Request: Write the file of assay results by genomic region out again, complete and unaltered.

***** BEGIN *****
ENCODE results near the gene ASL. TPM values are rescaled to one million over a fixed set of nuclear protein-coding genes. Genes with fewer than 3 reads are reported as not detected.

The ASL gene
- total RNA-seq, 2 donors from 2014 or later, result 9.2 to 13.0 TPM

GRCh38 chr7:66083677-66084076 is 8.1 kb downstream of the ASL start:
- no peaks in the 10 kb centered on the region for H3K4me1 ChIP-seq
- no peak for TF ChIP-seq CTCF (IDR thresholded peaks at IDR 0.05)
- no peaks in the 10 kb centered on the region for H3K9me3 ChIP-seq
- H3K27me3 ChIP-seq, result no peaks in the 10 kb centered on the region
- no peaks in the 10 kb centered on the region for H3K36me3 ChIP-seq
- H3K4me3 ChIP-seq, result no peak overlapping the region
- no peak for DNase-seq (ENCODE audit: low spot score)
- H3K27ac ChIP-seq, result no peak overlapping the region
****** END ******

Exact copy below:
ENCODE results near the gene ASL. TPM values are rescaled to one million over a fixed set of nuclear protein-coding genes. Genes with fewer than 3 reads are reported as not detected.

The ASL gene
- total RNA-seq, 2 donors from 2014 or later, result 9.2 to 13.0 TPM

GRCh38 chr7:66083677-66084076 is 8.1 kb downstream of the ASL start:
- no peaks in the 10 kb centered on the region for H3K4me1 ChIP-seq
- no peak for TF ChIP-seq CTCF (IDR thresholded peaks at IDR 0.05)
- no peaks in the 10 kb centered on the region for H3K9me3 ChIP-seq
- H3K27me3 ChIP-seq, result no peaks in the 10 kb centered on the region
- no peaks in the 10 kb centered on the region for H3K36me3 ChIP-seq
- H3K4me3 ChIP-seq, result no peak overlapping the region
- no peak for DNase-seq (ENCODE audit: low spot score)
- H3K27ac ChIP-seq, result no peak overlapping the region